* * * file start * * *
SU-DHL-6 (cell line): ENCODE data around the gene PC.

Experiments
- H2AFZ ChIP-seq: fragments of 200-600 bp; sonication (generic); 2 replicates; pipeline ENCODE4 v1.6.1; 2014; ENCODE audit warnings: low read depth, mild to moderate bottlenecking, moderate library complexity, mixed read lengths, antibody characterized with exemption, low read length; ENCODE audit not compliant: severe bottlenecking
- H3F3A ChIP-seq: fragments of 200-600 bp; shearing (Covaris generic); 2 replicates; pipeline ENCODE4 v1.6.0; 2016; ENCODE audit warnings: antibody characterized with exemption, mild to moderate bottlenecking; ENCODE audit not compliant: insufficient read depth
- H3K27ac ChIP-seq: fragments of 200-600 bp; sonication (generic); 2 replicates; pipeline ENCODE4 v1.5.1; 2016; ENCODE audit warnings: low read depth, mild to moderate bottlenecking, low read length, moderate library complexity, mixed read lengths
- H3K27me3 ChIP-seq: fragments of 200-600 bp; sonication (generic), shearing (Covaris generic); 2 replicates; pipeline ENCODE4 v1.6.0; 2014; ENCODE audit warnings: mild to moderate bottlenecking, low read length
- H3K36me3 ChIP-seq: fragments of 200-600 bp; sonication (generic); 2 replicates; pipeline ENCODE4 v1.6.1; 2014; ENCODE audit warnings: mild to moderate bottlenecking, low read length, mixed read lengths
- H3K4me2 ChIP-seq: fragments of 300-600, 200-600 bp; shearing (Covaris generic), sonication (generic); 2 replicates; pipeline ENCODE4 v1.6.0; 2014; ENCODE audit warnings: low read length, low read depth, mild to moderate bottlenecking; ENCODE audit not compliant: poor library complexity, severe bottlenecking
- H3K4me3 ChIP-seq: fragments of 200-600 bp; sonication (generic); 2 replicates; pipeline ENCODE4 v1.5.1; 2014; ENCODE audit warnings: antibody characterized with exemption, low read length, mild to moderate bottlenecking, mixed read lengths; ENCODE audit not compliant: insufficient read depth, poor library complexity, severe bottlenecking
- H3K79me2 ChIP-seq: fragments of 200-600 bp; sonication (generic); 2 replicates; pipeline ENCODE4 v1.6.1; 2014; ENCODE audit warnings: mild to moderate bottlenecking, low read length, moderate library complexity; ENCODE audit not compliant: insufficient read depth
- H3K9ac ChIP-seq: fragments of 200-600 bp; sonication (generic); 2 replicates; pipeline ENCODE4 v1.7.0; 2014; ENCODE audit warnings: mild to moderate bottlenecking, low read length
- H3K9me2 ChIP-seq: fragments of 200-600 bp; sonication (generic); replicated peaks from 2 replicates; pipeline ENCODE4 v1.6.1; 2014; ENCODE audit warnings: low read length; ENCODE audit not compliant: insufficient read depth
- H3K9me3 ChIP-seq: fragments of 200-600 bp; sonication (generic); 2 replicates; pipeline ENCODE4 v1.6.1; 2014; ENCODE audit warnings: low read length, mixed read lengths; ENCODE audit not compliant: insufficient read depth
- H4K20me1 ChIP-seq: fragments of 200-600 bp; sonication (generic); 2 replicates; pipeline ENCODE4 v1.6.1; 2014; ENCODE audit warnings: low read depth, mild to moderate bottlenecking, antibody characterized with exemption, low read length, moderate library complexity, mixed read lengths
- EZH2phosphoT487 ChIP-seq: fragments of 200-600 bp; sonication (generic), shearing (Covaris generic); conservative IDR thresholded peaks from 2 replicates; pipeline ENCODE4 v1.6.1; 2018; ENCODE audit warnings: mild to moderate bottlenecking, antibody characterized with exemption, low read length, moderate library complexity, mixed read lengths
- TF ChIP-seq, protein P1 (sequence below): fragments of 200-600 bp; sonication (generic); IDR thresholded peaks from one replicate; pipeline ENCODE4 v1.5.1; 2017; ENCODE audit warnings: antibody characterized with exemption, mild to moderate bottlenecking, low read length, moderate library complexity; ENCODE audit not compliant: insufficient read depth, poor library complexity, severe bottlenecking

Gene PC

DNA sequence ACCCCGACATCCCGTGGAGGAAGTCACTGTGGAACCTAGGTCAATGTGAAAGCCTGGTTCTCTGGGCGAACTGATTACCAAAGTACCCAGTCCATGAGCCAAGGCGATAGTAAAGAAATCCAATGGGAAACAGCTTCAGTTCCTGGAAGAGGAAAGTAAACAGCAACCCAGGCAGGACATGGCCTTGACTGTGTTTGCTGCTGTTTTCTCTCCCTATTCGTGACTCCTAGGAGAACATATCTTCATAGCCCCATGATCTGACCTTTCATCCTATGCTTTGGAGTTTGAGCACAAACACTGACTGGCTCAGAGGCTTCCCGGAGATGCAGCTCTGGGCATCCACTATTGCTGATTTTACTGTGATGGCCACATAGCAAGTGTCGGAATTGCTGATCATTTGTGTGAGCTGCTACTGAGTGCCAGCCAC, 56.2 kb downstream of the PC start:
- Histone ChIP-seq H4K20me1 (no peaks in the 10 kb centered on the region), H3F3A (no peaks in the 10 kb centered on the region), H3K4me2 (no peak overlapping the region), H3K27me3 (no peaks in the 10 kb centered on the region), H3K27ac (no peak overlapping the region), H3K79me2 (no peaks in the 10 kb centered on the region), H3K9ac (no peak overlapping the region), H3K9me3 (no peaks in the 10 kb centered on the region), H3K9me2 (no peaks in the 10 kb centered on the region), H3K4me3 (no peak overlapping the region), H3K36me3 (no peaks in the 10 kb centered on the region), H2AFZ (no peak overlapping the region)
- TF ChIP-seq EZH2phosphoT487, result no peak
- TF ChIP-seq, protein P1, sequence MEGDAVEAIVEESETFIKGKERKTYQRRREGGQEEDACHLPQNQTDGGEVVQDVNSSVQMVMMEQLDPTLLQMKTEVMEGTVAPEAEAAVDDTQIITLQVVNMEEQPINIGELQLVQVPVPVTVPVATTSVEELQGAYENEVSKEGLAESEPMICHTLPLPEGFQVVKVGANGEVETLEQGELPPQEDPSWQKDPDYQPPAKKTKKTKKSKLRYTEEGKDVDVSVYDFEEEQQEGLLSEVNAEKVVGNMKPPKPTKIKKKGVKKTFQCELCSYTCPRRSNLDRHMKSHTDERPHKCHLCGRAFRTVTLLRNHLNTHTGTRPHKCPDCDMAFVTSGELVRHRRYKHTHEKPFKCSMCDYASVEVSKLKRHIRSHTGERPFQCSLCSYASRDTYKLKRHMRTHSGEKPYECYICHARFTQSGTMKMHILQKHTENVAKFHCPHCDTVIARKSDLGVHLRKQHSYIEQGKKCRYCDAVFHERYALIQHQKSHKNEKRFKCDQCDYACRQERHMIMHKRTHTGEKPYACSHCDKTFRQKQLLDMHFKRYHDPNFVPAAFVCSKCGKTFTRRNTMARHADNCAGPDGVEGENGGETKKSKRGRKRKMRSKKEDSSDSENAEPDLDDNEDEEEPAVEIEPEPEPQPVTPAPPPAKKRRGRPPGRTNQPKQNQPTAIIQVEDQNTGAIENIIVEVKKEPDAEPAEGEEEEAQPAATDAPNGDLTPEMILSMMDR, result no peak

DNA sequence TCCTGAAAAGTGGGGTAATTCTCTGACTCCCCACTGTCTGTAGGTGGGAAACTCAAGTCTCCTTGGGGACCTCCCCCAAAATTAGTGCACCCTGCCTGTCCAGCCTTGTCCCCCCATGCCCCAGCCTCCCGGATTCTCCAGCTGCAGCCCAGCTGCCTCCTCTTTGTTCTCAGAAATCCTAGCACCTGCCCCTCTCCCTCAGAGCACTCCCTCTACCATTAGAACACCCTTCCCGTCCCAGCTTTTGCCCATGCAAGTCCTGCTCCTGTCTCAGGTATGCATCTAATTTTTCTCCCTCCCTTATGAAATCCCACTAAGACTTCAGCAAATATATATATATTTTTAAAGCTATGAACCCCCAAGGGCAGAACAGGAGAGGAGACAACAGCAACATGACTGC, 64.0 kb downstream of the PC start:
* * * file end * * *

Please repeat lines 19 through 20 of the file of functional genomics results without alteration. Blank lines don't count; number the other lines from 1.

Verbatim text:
- Histone ChIP-seq H4K20me1 (no peaks in the 10 kb centered on the region), H3F3A (no peaks in the 10 kb centered on the region), H3K4me2 (no peak overlapping the region), H3K27me3 (no peaks in the 10 kb centered on the region), H3K27ac (no peak overlapping the region), H3K79me2 (no peaks in the 10 kb centered on the region), H3K9ac (no peak overlapping the region), H3K9me3 (no peaks in the 10 kb centered on the region), H3K9me2 (no peaks in the 10 kb centered on the region), H3K4me3 (no peak overlapping the region), H3K36me3 (no peaks in the 10 kb centered on the region), H2AFZ (no peak overlapping the region)
- TF ChIP-seq EZH2phosphoT487, result no peak